BUCKEYE LAKE – While communities across Ohio were turning off traffic law photomonitoring detection units last week, the Village of Buckeye Lake quietly turned on its first unit Wednesday.
Cities from Akron to West Carrollton were shutting down their cameras to comply with SB 342, which became effective March 19. The new law requires that a law enforcement officer be present at the camera site whenever it is in operation. Units are being turned off because it is too costly to have an officer present at every camera.
Approximately 250 traffic law photomonitoring units were in use in 15 Ohio municipalities at the end of the year, according to the Insurance Institute for Highway Safety.
Complying with the new law will actually be more efficient than its current traffic monitoring efforts, Buckeye Lake Mayor Clay Carroll told The Beacon. “When Jim (Bartoe) is out, he probably averages a couple tickets an hour,” Carroll said. “With this new technology he can issue tickets as fast as he can click a (computer) mouse.”
Carroll was reluctant to discuss the program in detail, but loosened up as he recounted its revenue-raising possibilities. He credited Finance Committee Chair Barry Hairon for “getting the ball rolling.”
“Barry knew that most cities were going to turn off their cameras so he called Redflex (Traffic Systems) to see if they might have a system available for us,” Carroll said. Redflex is a leader in photo enforcement and the largest operator in Ohio.
“Talk about good timing,” the mayor said. “Once we explained our situation, Redflex put a whale of a deal together for us. They are paying for everything. This isn’t costing us a dime.”
Here’s how it will work, according to Carroll and Hairon. Fedflex is supplying their state-ofthe art Stealth Master 3000 (r) photo-detection unit with Hawk-Eye technology. “The Stealth Master 3000 doesn’t flash when its electronic sensors detect a violation,” Carroll explained. “That way nobody, including the violator and nearby drivers, knows that anything happened. When Jim pulls somebody over now everybody sees the flashing lights and immediately slows down.”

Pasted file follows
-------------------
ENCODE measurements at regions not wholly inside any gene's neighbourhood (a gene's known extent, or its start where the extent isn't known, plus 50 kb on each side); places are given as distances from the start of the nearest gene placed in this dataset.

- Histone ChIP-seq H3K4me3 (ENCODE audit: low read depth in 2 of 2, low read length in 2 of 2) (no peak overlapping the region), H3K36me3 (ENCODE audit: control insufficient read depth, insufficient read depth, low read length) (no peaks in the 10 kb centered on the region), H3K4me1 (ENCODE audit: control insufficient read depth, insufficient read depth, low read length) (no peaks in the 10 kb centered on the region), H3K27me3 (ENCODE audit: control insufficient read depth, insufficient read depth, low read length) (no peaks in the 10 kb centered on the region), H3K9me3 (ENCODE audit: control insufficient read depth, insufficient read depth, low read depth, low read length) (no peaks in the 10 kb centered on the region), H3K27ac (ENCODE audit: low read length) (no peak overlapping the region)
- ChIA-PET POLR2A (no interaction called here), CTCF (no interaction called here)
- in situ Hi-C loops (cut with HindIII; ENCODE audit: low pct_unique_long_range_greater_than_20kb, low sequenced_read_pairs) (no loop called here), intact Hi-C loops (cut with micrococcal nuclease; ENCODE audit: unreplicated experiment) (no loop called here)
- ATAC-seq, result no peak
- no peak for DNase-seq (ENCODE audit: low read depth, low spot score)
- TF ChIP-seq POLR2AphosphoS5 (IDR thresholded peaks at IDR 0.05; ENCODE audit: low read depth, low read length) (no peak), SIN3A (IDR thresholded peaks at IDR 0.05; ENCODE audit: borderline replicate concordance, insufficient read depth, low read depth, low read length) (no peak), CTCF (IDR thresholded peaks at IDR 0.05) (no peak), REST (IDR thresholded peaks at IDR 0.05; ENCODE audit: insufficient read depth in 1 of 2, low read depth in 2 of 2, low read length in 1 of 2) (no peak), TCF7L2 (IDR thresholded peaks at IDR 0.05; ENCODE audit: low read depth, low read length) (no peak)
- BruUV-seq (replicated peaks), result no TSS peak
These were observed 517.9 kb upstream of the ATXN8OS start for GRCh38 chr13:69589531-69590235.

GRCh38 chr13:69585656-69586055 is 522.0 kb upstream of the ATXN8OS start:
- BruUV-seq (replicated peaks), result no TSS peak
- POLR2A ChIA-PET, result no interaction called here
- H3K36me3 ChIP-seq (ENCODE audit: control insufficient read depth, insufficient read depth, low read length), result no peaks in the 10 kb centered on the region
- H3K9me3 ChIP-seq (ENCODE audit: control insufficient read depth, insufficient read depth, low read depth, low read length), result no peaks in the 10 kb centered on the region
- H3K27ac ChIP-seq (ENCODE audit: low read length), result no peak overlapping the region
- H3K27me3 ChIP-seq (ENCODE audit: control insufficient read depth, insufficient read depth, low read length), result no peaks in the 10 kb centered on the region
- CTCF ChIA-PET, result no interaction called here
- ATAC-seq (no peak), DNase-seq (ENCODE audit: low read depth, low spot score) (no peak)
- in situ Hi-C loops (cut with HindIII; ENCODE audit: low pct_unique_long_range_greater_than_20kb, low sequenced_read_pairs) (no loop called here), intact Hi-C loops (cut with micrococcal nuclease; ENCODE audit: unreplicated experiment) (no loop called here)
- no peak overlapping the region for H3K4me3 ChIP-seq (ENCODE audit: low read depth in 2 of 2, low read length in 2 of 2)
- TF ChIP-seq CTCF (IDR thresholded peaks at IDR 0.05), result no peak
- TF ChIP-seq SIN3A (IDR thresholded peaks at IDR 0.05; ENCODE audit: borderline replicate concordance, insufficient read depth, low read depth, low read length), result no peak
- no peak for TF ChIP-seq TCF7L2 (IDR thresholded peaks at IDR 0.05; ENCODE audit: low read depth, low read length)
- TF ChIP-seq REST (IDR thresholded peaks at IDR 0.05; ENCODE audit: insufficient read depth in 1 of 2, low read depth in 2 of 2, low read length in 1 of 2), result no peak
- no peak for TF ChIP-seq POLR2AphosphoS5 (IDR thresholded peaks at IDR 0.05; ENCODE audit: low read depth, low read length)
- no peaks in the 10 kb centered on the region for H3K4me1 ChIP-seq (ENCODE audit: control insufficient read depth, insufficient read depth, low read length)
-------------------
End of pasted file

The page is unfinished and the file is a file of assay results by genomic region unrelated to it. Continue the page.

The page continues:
Hairon gave an example. “Let’s say a dozen motorcycles speed through the village on a sunny Sunday afternoon,” he said. “If Jim’s out, he might stop one, but the rest of them will get away. With the Stealth Master, he can get everyone and nobody is the wiser until they get that certified letter in the mail a few days later.”
Here’s how the system will work. Redflex has purchased a lightweight and portable Zack Shack deer stand. It can be moved and set up in less than an hour. It’s outfitted with a portable heating/ cooling unit, a dorm room refrigerator, the Hawk- Eye technology package with a high-resolution video monitor and a recliner. “Jim wanted a Barcalounger, so that’s what Redflex bought us,” Carroll said. “There’s also room for a chemical toilet so Jim doesn’t have to miss a ticket when Nature calls.”
“The key to meeting the SB 342 requirements is the ‘contemporary observation’ mandate,” Village Solicitor Butch Benton wrote The Beacon in an email. “In other words, what are the specific requirements to satisfy the ‘be present’ standard?” Opinion No. 15- 017 from the Ohio Attorney General’s Office states, “The law enforcement officer must acknowledge the violation within 10 seconds of its real-time occurrence.”